Empower the Bully

Every school has them. Every kindergarten. Every playground. Those little souls who are so misguided, so confused in regards to who they are in this world, misinformed about the good they can foster. Those kids who are denied, disallowed, disapproved, revoked, and rejected, those kids who are so hurt – they have no other choice but to hurt others. To teach them better, to “help” the bullies – we make their worst dreams come true. 

What is the Source of Bullying?

The source of bullying is the sad reality we are, all, part of. We live in a world where nothing but power matters. We live in a world that sanctifies comparisons – individuals no longer stand alone, but in comparison to someone else. Success is measured in comparison. Wisdom is measured in comparison. Power is measured in comparison. Sometimes, even love is measured in comparison. From day one, we are encouraged to strive for more, crawl faster (because the neighbor’s son was already walking at this age!), speak better (because your cousin Lilly could already utter full sentences at this age!) be better students, be better sportsmen, dance better, draw better – but only a handful of very lucky children are actually asked “wait – do you even like dancing?”.

If this sounds too far fetched, give me another moment and see how this unfolds.

There are bullies everywhere; at school, kindergarten, on the playground, and even at home. Our methods of dealing with bullying, are really only making sure bullying will stay with us for evermore. There;s only one way to empower the bully - and it is right here #bullying #bully #violenceatschool #helpingbullies #positivepsychology #parenting #attachmentparenting #NVC #psoitivecommunication #communicationskills #parentingfromtheheart

A World of Coercion

We live in a world that sanctifies coercion. We believe that making other people do things against their will is normal. We believe that babies have to be passed from hand to hand even when they show clear signs of distress, to not hurt the feelings of aunt Polly. We believe that suffering is a major part of the learning process called “life”. We let babies cry it out because we believe this will teach them to “sleep”. We force babies and toddlers away from their parents because we believe this is how they will grow independent. We believe that in order for someone to do better, we first must make them feel worse.

By letting babies cry it out, we teach them that their feelings, their fears, their insecurities – don’t matter. We teach them that no one, not even Mom and Dad, will come to their rescue. We force them into their solitude, teaching them that they are the only ones they can count on. Loneliness is the first lesson most human beings are taught.

By passing distressed babies around, we teach them that the feelings of adults are more important than their comfort. By fostering independence children are not ready for, we teach them that failure, that lack of self worth is an integral part of life’s experience.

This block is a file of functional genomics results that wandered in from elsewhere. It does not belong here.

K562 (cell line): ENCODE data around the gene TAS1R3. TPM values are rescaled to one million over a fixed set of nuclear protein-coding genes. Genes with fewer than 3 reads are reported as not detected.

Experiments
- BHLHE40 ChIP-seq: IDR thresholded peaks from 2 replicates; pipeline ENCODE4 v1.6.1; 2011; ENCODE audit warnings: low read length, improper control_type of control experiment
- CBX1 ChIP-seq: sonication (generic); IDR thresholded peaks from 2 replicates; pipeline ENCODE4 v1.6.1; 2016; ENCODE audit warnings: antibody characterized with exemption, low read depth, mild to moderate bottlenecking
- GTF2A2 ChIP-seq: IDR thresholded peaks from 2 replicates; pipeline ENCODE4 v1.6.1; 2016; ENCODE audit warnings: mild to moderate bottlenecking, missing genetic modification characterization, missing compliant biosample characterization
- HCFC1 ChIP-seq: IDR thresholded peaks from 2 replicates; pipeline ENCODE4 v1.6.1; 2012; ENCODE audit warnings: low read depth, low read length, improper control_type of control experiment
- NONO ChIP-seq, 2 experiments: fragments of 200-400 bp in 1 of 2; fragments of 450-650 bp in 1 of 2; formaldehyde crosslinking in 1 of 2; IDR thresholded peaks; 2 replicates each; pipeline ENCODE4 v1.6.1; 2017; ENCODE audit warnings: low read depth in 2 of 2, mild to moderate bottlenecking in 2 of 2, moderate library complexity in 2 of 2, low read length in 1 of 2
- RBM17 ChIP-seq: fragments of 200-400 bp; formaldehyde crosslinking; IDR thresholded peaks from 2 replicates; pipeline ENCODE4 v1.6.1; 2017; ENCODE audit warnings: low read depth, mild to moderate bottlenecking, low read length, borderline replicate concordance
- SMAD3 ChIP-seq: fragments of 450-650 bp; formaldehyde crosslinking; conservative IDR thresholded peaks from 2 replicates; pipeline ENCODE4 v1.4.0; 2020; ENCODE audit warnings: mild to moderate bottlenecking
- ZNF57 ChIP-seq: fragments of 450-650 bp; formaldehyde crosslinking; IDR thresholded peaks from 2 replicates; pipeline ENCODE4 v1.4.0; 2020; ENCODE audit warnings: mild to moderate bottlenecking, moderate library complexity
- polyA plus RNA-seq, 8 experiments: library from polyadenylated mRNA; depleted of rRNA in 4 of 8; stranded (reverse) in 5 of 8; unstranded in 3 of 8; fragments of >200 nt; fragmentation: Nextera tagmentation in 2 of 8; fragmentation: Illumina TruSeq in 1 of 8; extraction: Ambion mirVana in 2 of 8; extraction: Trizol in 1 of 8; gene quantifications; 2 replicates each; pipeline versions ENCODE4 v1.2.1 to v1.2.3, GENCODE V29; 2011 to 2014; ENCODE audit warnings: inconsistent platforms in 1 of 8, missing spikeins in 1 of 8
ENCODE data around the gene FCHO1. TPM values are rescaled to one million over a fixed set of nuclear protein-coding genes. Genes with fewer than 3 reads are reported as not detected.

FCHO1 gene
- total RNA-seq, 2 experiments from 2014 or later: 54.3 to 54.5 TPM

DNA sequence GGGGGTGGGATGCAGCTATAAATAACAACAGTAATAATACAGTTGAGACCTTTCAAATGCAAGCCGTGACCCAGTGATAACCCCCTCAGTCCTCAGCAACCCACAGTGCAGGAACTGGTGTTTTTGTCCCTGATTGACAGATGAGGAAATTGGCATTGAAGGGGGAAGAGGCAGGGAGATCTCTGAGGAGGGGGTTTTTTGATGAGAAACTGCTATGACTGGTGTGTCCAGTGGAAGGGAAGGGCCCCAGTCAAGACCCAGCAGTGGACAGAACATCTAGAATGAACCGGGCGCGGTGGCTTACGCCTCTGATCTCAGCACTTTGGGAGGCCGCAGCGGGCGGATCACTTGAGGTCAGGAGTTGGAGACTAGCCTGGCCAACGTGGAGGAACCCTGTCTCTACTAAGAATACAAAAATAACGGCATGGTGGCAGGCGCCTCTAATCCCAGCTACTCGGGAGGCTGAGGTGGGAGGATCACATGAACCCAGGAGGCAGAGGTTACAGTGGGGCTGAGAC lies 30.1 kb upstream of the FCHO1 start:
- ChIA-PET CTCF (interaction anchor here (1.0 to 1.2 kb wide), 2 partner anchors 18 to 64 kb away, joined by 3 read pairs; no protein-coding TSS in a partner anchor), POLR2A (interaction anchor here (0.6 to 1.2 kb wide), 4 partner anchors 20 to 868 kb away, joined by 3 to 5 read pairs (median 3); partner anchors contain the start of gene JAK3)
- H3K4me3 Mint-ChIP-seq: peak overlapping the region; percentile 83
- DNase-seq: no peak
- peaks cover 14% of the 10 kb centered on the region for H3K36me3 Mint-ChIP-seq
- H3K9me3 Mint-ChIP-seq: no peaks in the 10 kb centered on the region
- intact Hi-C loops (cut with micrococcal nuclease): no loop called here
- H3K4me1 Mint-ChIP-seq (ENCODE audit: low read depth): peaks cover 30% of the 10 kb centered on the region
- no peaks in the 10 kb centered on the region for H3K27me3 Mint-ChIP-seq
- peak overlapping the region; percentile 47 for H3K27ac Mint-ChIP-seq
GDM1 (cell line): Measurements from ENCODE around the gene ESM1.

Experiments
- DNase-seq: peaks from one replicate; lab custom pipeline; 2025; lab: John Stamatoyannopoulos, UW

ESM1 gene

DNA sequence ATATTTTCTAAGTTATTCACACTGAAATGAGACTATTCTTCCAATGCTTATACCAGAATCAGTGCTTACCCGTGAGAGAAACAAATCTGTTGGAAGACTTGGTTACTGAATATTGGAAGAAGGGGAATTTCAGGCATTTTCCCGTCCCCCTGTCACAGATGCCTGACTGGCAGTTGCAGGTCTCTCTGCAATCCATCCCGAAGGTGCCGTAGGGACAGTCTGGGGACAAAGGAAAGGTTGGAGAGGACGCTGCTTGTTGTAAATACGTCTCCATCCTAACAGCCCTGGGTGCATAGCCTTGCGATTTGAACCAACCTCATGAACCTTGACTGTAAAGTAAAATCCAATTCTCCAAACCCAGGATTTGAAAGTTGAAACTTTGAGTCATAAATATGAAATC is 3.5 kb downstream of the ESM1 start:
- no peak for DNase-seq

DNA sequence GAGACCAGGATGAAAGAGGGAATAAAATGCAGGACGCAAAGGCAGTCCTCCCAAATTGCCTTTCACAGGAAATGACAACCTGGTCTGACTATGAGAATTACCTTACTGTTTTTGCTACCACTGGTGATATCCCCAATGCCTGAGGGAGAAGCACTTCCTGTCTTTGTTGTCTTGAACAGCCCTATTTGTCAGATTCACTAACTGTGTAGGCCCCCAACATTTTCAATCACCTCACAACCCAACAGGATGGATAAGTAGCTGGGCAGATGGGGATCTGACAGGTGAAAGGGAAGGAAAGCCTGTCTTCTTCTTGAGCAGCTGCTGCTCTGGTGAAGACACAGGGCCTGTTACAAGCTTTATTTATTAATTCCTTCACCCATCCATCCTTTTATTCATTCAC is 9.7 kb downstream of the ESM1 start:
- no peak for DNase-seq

A World of Distorted Powers

We believe in times out. We believe in punishments. We celebrate estrangement, dissolution, partition, and segregation.

We are taught to divide and conquer, because standing alone we are, indeed, weaker. And in order for “them” to better “control” us, the weaker we are – the better.

When we want to “teach” respect, we use force. When we seek cooperation, we opt for obedience. Force and fear are our ONLY tools when it comes to bringing children up.  

By sending children to times out we teach them that no one will share in their pain, we teach them that it is enough for someone to be stronger to push them aside. For acts of violence we punish, teaching children that violence can win over violence. It’s just a question of who is stronger.

We live in a world of violence. But unfortunately, we don’t seem to see it this way. Because it is normal. Crying it out, times out, and punishments are the norm. And if everyone are doing it – than it must be normal. But the truth is, that it isn’t. It is everything but the supposed norm of humanity. It is everything but what the human being needs to thrive.    

Force Over, Rather Than Power With

Bullying starts at home. We all know that. But violence is broader, more encompassing than its physical aspect.

Violence is everywhere – in every word, in every condition, in every deed. “Don’t cry” is violent. “Don’t say that” is violent. “Don’t do that” is violent. “Because I said so” is violent. “Because I am your mother” is violent. And I can go on forever. The fact that a child is not being hit, doesn’t mean that he is not suffering violence.

Human mechanisms of internal coercion take care of that. Fear, guilt, and shame are the core reason to why we do things – we are afraid of what they might think of us if we won’t do it, we are ashamed of what they might say about us if we won’t do it, we are guilty of what someone else might feel if we won’t do it.

For the sake of other people’s emotions we sabotage our own. This is what we are taught to do, and it is when we feel most powerless that we end up resorting to force.

Bullying with the Hope for Change